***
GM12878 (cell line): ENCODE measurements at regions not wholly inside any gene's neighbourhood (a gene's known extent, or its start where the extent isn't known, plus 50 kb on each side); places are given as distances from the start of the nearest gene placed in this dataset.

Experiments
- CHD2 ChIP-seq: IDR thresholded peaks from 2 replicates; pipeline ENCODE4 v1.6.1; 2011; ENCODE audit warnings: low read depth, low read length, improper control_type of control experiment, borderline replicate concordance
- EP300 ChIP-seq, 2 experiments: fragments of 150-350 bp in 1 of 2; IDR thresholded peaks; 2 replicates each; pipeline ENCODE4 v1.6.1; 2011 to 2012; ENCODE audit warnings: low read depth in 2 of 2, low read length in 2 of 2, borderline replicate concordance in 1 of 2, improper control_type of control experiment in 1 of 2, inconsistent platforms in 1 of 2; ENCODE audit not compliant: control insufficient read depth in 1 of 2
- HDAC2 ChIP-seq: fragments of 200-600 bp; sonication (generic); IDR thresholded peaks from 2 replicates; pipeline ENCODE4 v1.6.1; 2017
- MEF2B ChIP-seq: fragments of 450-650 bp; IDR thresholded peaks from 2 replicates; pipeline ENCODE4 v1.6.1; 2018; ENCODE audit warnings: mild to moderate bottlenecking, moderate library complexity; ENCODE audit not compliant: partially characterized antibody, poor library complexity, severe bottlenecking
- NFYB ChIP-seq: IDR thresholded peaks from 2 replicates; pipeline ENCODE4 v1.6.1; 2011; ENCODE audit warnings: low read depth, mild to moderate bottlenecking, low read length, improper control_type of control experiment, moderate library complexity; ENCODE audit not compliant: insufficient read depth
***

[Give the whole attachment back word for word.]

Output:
GM12878 (cell line): ENCODE measurements at regions not wholly inside any gene's neighbourhood (a gene's known extent, or its start where the extent isn't known, plus 50 kb on each side); places are given as distances from the start of the nearest gene placed in this dataset.

Experiments
- CHD2 ChIP-seq: IDR thresholded peaks from 2 replicates; pipeline ENCODE4 v1.6.1; 2011; ENCODE audit warnings: low read depth, low read length, improper control_type of control experiment, borderline replicate concordance
- EP300 ChIP-seq, 2 experiments: fragments of 150-350 bp in 1 of 2; IDR thresholded peaks; 2 replicates each; pipeline ENCODE4 v1.6.1; 2011 to 2012; ENCODE audit warnings: low read depth in 2 of 2, low read length in 2 of 2, borderline replicate concordance in 1 of 2, improper control_type of control experiment in 1 of 2, inconsistent platforms in 1 of 2; ENCODE audit not compliant: control insufficient read depth in 1 of 2
- HDAC2 ChIP-seq: fragments of 200-600 bp; sonication (generic); IDR thresholded peaks from 2 replicates; pipeline ENCODE4 v1.6.1; 2017
- MEF2B ChIP-seq: fragments of 450-650 bp; IDR thresholded peaks from 2 replicates; pipeline ENCODE4 v1.6.1; 2018; ENCODE audit warnings: mild to moderate bottlenecking, moderate library complexity; ENCODE audit not compliant: partially characterized antibody, poor library complexity, severe bottlenecking
- NFYB ChIP-seq: IDR thresholded peaks from 2 replicates; pipeline ENCODE4 v1.6.1; 2011; ENCODE audit warnings: low read depth, mild to moderate bottlenecking, low read length, improper control_type of control experiment, moderate library complexity; ENCODE audit not compliant: insufficient read depth